• Catriona says:

        Completely co-sign on Annie, Harriet, Starrywonder and Peepers! ☺️ I lost almost all the respect I had for Anne Hathaway and Natalie Portman as “serious” actresses after all the shameless campaigning. I think they are the opposite of Michael Fassbender, they tend to be, “more politician” and focus less on being talented actors.

  4. miriam says:

    I don’t think it’s unprofessional at all. I hate the Oscar-begging that goes on It completely de-merits the worthiness of an Oscar. It’s all about networking and campaigning rather than quality of work.

    • Harriet says:


    • TheOriginalKitten says:

      +1. An actor who is happy being *just* an actor.
      “What a selfish asshole!!!”
      *eye roll*

      • Catriona says:

        Lol @theoriginalkitten ikr? 😄 @miriam exactly. Like many have said, it hasn’t been about the actors talent or the art of acting for the past how many years, but more the art of “marketing” and like you said, “networking” which to an introvert such as myself, sounds intensely abhorrent as I dread networking. 😖 Maybe Michael didn’t like doing it the first time around and he’s just happy to focus his time and effort on his craft, which is acting. He picked being a hundred percent dedicated to the film he is working on rather than exhausting himself on what is a joke of a ceremony that claims to award excellence in the art and craft of acting when the truth is, the only thing they award is excellence in campaigning.

    • Aud says:

      So true.

    • Anna says:

      Except for that parts where he gets paid millions of dollars for a few weeks of work. That’s called market value. But that value that comes not just from his inherent acting talent, but from the projects that he works on being successful, critically or commercially. And for that, they have to be sold – to critics, judges, audiences. Oscar campaigning raises the profile of actors AND FILMS, making sure that studios make money on them and OK future such projects, and the amazing director and screenwriter and crew who made this film possible mostly behind the scenes work again, even though they are making a lot less money for a lot more work.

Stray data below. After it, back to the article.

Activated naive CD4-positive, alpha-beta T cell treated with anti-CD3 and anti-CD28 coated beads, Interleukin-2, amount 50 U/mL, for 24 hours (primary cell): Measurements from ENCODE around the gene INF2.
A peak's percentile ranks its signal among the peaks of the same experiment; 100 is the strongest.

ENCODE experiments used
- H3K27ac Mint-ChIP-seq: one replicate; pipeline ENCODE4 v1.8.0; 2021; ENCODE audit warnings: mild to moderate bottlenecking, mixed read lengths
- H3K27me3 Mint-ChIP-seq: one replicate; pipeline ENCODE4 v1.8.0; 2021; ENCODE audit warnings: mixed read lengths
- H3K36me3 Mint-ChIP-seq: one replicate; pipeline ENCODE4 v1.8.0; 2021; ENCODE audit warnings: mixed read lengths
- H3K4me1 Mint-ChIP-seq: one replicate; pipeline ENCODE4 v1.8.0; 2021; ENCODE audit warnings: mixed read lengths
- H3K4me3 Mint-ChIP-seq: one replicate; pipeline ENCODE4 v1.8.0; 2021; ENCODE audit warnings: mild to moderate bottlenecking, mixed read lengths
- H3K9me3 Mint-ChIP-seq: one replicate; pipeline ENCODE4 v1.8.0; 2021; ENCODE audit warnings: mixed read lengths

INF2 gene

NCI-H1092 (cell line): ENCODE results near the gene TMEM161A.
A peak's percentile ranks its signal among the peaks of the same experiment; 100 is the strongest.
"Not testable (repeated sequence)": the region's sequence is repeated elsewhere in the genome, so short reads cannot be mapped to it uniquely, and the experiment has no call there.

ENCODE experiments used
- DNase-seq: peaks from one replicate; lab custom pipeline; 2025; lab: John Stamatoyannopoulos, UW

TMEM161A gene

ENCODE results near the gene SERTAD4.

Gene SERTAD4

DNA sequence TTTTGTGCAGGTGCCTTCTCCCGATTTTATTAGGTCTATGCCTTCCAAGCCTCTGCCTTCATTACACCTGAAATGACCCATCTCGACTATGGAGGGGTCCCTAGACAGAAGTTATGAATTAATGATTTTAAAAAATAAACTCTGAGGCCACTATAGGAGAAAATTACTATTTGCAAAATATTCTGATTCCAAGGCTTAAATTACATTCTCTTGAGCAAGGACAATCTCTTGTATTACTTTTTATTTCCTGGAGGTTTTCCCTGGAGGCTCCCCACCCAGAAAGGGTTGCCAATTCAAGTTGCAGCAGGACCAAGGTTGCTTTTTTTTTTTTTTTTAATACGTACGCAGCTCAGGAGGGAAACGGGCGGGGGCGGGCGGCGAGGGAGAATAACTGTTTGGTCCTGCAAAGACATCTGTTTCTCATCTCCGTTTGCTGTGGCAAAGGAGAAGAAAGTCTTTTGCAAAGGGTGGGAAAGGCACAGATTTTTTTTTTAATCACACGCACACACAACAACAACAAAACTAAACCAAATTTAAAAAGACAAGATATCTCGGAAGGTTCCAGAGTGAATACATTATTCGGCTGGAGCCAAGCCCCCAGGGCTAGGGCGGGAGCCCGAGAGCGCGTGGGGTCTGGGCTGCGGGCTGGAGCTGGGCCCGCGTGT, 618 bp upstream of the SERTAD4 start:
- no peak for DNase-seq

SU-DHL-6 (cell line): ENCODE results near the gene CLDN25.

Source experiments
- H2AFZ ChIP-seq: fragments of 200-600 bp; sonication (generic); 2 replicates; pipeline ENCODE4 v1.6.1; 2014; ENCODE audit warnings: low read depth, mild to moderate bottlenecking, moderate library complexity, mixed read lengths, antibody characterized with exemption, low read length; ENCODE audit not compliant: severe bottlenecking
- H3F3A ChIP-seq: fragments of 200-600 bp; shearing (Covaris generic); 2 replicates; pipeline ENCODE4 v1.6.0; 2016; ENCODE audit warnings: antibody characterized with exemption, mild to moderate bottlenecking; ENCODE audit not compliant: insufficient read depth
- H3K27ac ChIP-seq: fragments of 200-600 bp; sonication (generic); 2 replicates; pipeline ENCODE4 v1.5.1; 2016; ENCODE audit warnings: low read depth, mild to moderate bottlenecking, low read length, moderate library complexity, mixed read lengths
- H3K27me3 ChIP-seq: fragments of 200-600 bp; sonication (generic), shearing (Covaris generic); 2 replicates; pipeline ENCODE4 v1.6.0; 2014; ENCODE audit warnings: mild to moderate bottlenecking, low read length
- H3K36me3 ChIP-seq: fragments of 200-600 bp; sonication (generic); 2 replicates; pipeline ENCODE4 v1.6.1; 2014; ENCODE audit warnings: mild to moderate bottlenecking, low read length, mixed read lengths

• TheOriginalKitten says:

        …and that’s what he’s doing by giving countless interviews—- promoting the movies he’s in, no?
        I don’t think he enjoys giving interviews, most serious actors don’t, he’s doing it to benefit the film (as well he should I might add).

        It’s a self-serving activity to campaign for the Oscars and benefits the actor who is campaigning much more so than the film itself. It doesn’t automatically equal accolades or ticket sales for a movie, which is why plenty of critically-acclaimed films that are nominated for Oscars, whether it be for a leading performance or the film itself, aren’t box office hits.

        If it’s the production company’s intention to have the film get nominated for an Oscar, then they should be building an Oscar-campaigning requirement into his contract, but if he was hired to give a great acting performance, then he’s doing his job to the best of his ability. I know you don’t like the guy, but I don’t see how you can fault him for this.

        He doesn’t strike me as the type of actor who’s preoccupied with marketability. I think he picks interesting projects where he gets to work with people whom he admires. Personally, I find that really refreshing in an actor.

    • GiGi says:

      I hate the submitting/campaigning part of the awards, too. I wish that would go away.

      But I do think that if you are acting for acting’s sake – there’s loads of work that isn’t film or tv and which doesn’t require “playing the game” to this extent.

      And part of what film and tv actors get paid to do is this selling, this gladhanding and wheel greasing. In an ideal world would it be part of the job? Of course not. But it is and everyone in the business knows it is.

      My guess is that he has a pass from Steve McQueen on this – likely because of what went down around Shame. But other directors/corporate machines may not be so forgiving.

    • mom2two says:

      I agree. He’s going to be busy working and I do think the Oscars would be better off without the whole campaign thing-let the performances speak for themselves.

      • LadySlippers says:


        Too many sh!tty performances have been rewarded with a statue; while truly deserving performances lose. And more horrifying is when phenomenal performances don’t even get nominated because they had no one ‘big enough’ to campaign for them. It’s a mind boggling practice which seems to benefit a certain few and bloat others’ egos (Julia’s for one).

        Good for him for refusing to play the game. Now we just need more actors & actresses to do the same. A LOT more.

        Can we start a campaign for that?!? 😉

    • Tiffany :) says:

      I don’t think it is unprofessional either, but for other reasons.

      He said he is going to be filming! It isn’t like he said he is blowing it off and will be sitting on his couch doing nothing. He said he was going to be in New Zealand (not somewhere that is a quick flight from LA).

  5. Kiddo says: